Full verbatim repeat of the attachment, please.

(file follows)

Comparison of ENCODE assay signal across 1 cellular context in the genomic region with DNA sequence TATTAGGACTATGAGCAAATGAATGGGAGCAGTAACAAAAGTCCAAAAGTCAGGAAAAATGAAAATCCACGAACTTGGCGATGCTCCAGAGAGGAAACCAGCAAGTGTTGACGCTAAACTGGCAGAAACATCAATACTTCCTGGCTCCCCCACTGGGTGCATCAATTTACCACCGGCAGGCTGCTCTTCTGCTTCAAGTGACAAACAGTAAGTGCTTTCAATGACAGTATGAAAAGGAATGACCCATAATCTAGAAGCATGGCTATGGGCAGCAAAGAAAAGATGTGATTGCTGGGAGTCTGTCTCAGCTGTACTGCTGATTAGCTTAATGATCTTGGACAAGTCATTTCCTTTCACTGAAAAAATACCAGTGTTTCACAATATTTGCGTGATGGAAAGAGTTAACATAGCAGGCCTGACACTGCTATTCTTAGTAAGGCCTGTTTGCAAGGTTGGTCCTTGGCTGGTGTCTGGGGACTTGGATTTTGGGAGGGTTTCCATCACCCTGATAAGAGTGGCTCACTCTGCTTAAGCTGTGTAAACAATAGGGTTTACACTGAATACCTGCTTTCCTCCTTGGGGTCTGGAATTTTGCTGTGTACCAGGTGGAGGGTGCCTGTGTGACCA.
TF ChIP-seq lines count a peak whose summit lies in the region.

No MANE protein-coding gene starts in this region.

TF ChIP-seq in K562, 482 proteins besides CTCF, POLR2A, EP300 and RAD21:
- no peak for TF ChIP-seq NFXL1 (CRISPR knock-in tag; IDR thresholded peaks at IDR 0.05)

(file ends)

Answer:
Comparison of ENCODE assay signal across 1 cellular context in the genomic region with DNA sequence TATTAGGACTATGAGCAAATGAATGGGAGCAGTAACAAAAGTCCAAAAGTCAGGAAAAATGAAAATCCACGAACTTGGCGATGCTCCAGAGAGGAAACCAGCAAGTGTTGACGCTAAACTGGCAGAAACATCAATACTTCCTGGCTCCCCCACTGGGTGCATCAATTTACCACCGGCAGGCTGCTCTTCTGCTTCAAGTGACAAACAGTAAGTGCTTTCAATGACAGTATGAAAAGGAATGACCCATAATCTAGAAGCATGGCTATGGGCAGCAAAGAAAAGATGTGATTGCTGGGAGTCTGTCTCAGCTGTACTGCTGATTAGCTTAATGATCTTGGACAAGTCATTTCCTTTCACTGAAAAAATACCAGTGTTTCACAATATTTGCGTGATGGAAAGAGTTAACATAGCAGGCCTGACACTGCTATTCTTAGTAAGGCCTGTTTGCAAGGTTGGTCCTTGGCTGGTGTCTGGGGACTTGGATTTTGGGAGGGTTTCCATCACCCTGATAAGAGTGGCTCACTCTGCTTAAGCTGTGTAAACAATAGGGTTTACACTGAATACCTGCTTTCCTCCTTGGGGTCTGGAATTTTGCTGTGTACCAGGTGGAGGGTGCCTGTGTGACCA.
TF ChIP-seq lines count a peak whose summit lies in the region.

No MANE protein-coding gene starts in this region.

TF ChIP-seq in K562, 482 proteins besides CTCF, POLR2A, EP300 and RAD21:
- no peak for TF ChIP-seq NFXL1 (CRISPR knock-in tag; IDR thresholded peaks at IDR 0.05)